Whenever the office threw parties (for lame birthday events or the rare employee recognition) the boss would get all soft and emotional and talk about how we were a “family.” All of us employees, of course, took extreme umbrage at such a sentiment. We took it as a severe insult. It was just too incongruous with the way we were treated which made it a totally empty word.
Montgomery was a good worker. He was the best salesperson and had a natural rapport with customers. They’d frequently stop by and ask for him by name. Like the rest of us he was forced to wear many hats. He could work phones, front office, the sales floor, and had a lot of institutional knowledge that was unknown to the rest of us. His primary duties for the last few years, though, were shipping, receiving and inventory.
I thought it was pretty amazing to watch him work. He had a routine for everything. He ran the shipping department like a well-oiled machine. Minor details like how he turned the tape around so it wouldn’t stick to itself made it clear that he put a lot of thought into what he did.
Recently, though, he had fallen out of favor with the higher-ups. We all hated the way we were treated, but he was one of the few that would talk back about it. (In my case I went passive-aggressive and got revenge in other ways, and I also channeled those feelings into my blog lest I explode.) He’d often end up in the boss’s office for 2-3 hour meetings where he said the things that the rest of us only fantasized about.
It wasn’t much of a surprise, then, when he ended up #1 on management’s hit list.
The entire operation, not counting the owners, was four employees and an office manager (who was not one of us). Near the end several of us began to suspect that a psychological war was being waged against us to induce us to quit. At times I was convinced it was true, and other times I felt I was just being paranoid. (The entire time I was constantly looking for work, though.) In Montgomery’s case I guess it turned out to be true.
When Montgomery was laid off, they gave him a “rehire” date so he could collect unemployment for a month. That was actually a nice gesture. If it sounds too good to be true, though, then what gives? Turns out they want him “on call” for production work as needed. If they ever call him and he can’t come in, that will end his unemployment. In other words, even after being let go, he’s still under their control and at their beck and call. As always, only the needs of the company matter. Fuck the “family” members.
What has happened since I left is that Montgomery was laid off. They cut hours for the other two employees. And they gave more hours to the office manager. And they still call in Montgomery to meet their needs. They’ve basically turned him into a super-part-time employee.
Behind all of this, of course, is the typical small business squealing about how the company “makes no money.” I’ve heard this shit for 10 years and the previous two companies where I worked. Two companies that are remarkably similar.
Yes, it’s true that the company is having a down year. As their IT guy I crunched the numbers and made a graph. (Yes, I have access to the big picture. That’s a side effect of writing their software.) To protect their proprietary information, I left the scale blank.
Data only goes back to 2004 when I began to get involved. The left column, in light blue, represents the historical revenue of the primary company. As you can see, 2010 is a downer year, but it is most decidedly not the worst year they’ve ever had. I know for a fact that these numbers represent profitability for the company. That means the numbers in light blue cover expenses, rent, cost of doing business, employee compensation (wages), etc. and leave income left over for the owners.
The right column, in dark blue, represents additional income from a side business they added in 2009. As you can see, that changes things a bit. Now 2010 is almost equal to the 2nd best years they’ve ever had. Even now. Even in this recession. Even as they are cutting hours and laying off people.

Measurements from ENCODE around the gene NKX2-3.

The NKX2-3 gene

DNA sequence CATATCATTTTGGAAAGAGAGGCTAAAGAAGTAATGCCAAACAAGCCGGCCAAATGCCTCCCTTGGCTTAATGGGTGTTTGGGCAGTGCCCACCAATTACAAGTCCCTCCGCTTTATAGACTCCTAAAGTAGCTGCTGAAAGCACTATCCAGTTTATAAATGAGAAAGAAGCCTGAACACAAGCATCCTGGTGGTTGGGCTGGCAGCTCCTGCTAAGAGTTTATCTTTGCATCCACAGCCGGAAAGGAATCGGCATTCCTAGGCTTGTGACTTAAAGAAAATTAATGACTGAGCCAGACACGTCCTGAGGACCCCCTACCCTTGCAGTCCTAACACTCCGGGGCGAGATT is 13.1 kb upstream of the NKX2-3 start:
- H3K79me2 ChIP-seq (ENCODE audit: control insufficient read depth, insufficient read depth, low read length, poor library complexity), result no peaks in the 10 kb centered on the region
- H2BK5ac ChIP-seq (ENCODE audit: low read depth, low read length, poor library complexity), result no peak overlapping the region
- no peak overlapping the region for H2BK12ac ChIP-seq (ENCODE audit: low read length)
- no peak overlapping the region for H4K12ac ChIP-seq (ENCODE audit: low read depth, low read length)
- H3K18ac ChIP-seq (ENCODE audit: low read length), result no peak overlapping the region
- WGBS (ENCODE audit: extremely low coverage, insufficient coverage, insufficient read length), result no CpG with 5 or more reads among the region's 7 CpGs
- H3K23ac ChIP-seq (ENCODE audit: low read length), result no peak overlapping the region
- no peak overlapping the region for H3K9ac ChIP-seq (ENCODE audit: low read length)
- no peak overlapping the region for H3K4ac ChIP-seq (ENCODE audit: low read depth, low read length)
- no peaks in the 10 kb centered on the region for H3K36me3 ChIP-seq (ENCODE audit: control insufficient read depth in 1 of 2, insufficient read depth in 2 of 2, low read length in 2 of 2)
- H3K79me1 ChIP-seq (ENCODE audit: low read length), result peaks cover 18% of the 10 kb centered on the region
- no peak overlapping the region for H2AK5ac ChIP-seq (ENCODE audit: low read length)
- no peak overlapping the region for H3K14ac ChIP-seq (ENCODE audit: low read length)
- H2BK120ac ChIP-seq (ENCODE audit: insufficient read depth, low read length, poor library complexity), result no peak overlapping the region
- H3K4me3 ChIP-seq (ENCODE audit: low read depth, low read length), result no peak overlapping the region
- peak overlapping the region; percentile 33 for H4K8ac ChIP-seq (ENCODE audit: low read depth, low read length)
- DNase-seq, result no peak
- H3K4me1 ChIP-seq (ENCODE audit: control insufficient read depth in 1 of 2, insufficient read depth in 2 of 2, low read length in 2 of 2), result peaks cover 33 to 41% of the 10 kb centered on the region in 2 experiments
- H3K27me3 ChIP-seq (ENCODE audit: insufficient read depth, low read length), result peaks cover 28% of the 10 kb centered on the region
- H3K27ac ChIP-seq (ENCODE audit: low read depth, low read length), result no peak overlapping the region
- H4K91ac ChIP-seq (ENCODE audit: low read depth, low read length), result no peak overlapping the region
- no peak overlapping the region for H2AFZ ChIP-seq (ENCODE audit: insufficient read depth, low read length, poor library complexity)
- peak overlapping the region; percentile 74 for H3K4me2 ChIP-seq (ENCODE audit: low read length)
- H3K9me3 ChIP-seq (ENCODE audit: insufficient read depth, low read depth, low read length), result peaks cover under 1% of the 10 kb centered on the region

I believe that the reality is even more compelling. This graph only shows “revenue.” Not profit. You have to remember that the side business did not require any additional expenses. They used their existing infrastructure. They run it out of the same building so there is no increase in rent. There was absolutely no increase in compensation, either. The existing employees simply had to eat the additional workload and with no increase in pay. And, lastly, the side business is mostly “service” and has low costs and very low operating expenses.
In other words, the main business, which remaining profitable, is already providing everything the side business needs, which means the side business has a very high margin.
If I could somehow adjust the graph to show profit then I personally believe you’d see a remarkable jump in 2009 and and an even bigger one in 2010. (There is also a third service business that was layered on top of employees in 2010 which I didn’t bother to include in 2010. The 2nd revenue bar should actually be a bit higher.)
So when they call meetings to squeal about how they are personally losing money, I know they are lying to my face. I know better.
This is the thing that gets me. They don’t want to work. They find visiting their own business distasteful and anytime they stop by they can’t wait to leave. They find the office a drag, I guess, and they’re exactly right. So they need employees to make it happen for them. And they squeeze the shit out of things while lying about their profit so they make all the money while treating employees like shit and laying them off. On the day before Thanksgiving.
What is a company? In my experience, it is a place were an owner does 10% of the work and gets 90% of the money. Meanwhile those that do 90% of the work are treated like shit while getting 10% of what the company makes. There is no profit sharing so no incentive to care, beyond losing your job, about the success of the company. What kind of incentive is “my boss makes 30 times my salary” vs. “my boss makes 25 times my salary” while being a lazy ass and treating me like shit? And, “No matter how hard I work, I’ll make exactly the same.” Yeah, I wake up every day and get energized by thoughts like those. Not! And we wonder why so many of the employees we interact with during our daily lives could seemingly not care less.
So yeah, I feel for my friend. He’s unemployed and yet still under the company’s thumb. I can’t wait to see what they pull next. ‘Tis the season – ho ho ho!